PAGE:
The assist to turnover ratio is nice too — Brunson has never been known as a sloppy player, but thrust into a bigger role for an extended period of time, a larger uptick in turnovers would have been understandable. Instead, Brunson helped orchestrate the league’s fourth best offense in the past two weeks.
Is it sustainable?
For the regular season, yes. Brunson should continue to play well with Luka Doncic back, but it remains to be seen what coach Jason Kidd will do with Brunson when the Mavericks have their full roster back. We might have gotten a sneak peek Sunday night, with Brunson starting next to Doncic and playing well, scoring 12 points and dishing seven assists.
There’s no reason to doubt Brunson is a regular season dynamo — the real test will be in a few months during the playoffs. In the only playoff series he’s played in his career last season against the Clippers, Brunson averaged only eight points in 16.3 minutes per game, shooting 45 percent from the floor. Brunson’s size and limited athleticism compromised him greatly against the lanky Clippers. While the Mavericks will not see the terrifying twosome of Kawhi Leonard and Paul George again due to Leonard’s recovery from ACL surgery, playoff basketball is always a much different animal than the regular season. Even if it’s not the Clippers, the Mavericks could face off against the Warriors, Suns or Jazz — all formidable defensive squads. Brunson needs to show that his style translates to the most important games of the season.
Reason why #2: The Mavericks finally got to the rim
The long raging debate on the Mavericks corner of the internet has been why the Mavericks very good offense from the past two seasons turned to mud this season. Lots of narratives got thrown around, with “shot quality” and “they’re just missing open looks!” waging an internet war against each other.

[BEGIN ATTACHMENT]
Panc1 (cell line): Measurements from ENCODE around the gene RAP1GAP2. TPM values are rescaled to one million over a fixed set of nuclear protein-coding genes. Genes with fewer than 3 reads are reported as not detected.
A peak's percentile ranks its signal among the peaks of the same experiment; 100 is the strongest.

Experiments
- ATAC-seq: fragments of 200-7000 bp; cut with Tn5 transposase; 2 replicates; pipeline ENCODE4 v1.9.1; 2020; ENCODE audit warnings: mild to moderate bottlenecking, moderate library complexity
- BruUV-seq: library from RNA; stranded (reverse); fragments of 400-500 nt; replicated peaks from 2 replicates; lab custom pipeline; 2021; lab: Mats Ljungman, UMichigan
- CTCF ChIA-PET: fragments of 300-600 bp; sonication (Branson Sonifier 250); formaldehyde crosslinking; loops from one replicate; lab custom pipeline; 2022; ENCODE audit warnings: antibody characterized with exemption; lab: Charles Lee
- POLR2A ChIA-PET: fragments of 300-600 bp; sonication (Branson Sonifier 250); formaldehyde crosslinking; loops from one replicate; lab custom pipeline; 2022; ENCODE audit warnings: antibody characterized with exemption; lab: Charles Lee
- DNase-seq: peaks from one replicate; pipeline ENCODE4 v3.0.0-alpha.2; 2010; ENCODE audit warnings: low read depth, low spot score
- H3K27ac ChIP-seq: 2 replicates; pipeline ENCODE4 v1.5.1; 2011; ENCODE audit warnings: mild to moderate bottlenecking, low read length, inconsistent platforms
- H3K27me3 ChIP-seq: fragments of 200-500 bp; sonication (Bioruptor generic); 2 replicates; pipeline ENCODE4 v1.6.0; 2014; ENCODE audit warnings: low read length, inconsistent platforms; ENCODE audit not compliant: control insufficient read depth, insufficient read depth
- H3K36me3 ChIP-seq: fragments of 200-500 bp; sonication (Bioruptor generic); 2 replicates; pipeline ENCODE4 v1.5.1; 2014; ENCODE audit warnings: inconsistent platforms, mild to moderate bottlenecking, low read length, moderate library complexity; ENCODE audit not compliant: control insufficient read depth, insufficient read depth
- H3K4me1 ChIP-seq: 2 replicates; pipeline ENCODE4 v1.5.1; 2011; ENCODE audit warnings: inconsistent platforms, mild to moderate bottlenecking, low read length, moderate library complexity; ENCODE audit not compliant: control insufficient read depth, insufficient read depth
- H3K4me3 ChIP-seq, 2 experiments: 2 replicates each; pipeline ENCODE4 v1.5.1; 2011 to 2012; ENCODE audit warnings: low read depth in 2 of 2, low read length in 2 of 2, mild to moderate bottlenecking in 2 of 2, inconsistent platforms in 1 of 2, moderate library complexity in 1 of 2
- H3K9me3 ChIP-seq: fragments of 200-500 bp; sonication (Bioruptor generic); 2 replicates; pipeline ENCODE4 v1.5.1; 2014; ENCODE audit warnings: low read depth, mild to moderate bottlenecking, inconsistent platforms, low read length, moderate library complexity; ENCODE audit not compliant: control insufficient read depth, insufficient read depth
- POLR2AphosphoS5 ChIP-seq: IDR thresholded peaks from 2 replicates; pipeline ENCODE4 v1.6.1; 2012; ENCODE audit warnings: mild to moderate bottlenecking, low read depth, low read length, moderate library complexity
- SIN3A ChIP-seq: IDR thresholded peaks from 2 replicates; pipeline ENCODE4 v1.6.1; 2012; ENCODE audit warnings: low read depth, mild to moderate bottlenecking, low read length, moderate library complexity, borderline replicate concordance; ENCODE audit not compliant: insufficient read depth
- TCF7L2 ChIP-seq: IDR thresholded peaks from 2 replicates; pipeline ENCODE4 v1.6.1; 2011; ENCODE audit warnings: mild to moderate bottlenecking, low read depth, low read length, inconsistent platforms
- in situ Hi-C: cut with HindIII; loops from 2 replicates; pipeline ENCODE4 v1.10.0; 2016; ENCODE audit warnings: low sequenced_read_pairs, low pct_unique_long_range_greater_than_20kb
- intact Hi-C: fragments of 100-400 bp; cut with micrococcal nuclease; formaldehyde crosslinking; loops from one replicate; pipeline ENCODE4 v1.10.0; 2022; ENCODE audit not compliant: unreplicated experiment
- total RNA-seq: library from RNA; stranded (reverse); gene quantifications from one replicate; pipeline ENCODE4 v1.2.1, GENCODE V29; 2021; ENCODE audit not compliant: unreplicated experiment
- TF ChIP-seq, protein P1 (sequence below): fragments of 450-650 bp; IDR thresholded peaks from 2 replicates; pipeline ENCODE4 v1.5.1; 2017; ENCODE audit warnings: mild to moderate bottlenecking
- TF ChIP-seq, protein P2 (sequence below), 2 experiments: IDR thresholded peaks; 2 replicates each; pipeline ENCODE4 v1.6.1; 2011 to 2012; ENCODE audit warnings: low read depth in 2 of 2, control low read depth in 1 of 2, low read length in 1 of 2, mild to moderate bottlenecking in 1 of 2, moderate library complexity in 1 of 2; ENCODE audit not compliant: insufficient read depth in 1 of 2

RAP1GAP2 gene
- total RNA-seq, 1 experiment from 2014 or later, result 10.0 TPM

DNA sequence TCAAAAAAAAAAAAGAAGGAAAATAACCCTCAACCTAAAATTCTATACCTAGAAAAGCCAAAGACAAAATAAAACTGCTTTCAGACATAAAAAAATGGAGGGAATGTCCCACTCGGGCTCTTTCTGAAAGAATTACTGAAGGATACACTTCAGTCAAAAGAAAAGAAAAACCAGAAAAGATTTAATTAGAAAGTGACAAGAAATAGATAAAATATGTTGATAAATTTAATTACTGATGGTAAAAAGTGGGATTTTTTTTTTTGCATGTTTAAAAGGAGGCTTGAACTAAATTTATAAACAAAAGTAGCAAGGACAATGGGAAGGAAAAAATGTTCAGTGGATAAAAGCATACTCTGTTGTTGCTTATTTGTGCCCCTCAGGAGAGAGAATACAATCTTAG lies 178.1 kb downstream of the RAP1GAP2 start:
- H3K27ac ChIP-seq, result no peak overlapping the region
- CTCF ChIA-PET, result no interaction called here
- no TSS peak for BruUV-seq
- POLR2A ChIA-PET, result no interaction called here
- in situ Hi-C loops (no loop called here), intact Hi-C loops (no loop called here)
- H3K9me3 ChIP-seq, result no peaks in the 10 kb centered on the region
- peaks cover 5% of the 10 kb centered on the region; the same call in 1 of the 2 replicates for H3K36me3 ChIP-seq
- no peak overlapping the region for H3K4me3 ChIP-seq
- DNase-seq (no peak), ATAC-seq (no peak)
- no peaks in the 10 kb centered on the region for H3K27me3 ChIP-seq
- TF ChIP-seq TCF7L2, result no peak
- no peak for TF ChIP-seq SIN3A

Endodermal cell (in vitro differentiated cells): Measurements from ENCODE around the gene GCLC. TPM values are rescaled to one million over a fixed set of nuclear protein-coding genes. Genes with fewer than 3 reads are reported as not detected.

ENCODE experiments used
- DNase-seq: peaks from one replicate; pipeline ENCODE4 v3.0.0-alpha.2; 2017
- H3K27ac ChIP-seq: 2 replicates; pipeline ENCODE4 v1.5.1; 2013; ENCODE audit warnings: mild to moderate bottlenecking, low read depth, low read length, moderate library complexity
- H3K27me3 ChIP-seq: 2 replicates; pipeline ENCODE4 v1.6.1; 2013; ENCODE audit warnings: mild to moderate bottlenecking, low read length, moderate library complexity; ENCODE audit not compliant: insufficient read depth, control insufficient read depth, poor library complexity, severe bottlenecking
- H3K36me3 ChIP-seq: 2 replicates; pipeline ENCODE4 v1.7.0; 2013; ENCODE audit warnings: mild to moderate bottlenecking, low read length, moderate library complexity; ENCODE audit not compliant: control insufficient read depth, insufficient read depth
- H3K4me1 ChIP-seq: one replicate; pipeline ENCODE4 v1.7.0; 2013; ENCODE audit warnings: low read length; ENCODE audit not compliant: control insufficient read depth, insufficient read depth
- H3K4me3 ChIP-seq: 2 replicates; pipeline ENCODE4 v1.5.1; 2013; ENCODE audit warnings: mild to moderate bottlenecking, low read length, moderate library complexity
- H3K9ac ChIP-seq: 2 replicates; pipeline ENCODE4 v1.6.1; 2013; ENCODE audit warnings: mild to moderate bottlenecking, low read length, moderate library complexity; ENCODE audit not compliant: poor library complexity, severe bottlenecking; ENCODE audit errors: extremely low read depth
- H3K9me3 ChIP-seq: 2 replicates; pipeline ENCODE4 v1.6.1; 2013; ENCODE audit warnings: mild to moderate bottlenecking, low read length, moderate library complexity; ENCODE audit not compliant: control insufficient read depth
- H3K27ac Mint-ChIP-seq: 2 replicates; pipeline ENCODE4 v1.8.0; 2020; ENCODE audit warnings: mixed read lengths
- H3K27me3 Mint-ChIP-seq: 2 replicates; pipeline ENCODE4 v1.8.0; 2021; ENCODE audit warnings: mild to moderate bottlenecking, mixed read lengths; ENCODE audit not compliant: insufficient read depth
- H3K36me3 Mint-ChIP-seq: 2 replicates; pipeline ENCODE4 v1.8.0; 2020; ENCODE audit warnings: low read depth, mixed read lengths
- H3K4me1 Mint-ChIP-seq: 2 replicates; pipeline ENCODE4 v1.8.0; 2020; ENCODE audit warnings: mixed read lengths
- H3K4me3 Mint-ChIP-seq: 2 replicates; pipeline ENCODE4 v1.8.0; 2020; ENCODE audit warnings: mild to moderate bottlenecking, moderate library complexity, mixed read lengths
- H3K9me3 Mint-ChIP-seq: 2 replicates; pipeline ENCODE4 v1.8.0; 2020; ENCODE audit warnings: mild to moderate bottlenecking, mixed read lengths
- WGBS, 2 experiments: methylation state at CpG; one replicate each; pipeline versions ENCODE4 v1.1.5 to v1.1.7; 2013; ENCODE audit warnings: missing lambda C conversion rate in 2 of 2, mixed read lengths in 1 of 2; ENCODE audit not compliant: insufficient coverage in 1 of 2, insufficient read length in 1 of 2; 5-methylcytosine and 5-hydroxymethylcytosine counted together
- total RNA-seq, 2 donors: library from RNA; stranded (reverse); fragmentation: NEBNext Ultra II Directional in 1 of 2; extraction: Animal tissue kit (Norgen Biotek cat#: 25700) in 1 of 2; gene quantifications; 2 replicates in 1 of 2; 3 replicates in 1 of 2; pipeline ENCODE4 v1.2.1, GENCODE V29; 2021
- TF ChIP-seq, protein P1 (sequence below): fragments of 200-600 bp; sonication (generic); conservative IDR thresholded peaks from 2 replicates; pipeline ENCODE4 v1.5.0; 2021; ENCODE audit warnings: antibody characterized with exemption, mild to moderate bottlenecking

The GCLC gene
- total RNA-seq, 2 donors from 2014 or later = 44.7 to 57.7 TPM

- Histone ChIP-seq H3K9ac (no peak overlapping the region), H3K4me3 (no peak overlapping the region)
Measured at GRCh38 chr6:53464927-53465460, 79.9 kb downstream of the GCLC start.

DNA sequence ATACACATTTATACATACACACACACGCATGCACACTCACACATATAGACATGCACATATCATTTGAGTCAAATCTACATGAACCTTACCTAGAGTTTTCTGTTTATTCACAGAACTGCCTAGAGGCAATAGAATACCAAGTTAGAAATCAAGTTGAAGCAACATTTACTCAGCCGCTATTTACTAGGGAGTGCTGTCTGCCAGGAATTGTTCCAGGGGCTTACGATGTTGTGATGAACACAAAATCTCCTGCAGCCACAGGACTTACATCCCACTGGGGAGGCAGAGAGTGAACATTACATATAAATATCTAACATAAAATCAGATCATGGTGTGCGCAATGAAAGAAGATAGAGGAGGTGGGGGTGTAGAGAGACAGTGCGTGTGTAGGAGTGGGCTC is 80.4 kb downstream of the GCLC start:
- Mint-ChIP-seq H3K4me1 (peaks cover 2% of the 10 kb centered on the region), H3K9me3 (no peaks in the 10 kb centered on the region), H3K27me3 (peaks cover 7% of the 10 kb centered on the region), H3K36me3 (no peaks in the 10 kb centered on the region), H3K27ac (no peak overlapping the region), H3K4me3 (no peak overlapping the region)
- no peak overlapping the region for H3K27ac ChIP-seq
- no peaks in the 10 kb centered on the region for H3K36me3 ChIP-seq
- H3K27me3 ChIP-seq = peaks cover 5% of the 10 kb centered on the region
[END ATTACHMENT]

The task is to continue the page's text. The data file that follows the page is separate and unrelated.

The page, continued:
Dallas’ scheme and style changes definitely contributed to the sluggishness: the Mavericks were never an elite team at getting to the rim, but they went from 15th in restricted area shots per game in 2019-2020, to 28th in 2020-2021, all the way to dead last this season. Those rim looks have shifted to more midrange shots and the spacing has mucked a lot for Doncic and the rest of the Mavericks shooters.
Somehow, with Doncic out and the regular players missing significant time, the Mavericks were 18th in the league at rim shots per game at 23.4. That’s up from their season number of 20.7. It doesn’t seem like a huge difference, but the attempts alone don’t sell just how much better the Mavericks have gotten to the rim the last two weeks. Dallas has been passing from the paint out to three point shooters more often during this stretch, resulting in better looks and, sometimes, better percentages. Dallas still only shot 32.8 percent from three during this two week stretch, but instead they’ve had a handful of pop-off games thanks to the paint penetration.
It goes to show the dearth of shot creation on this Mavericks roster that Brandon Knight can come off the street and look like the third best dribble penetrator on the roster. Knight only played three games, but scored 18 against Portland. With the qualifier that Portland has one of the worst defenses in the league, it was eye-opening to see Knight get to the basket like this. Can any other Maverick besides Doncic or Brunson do this?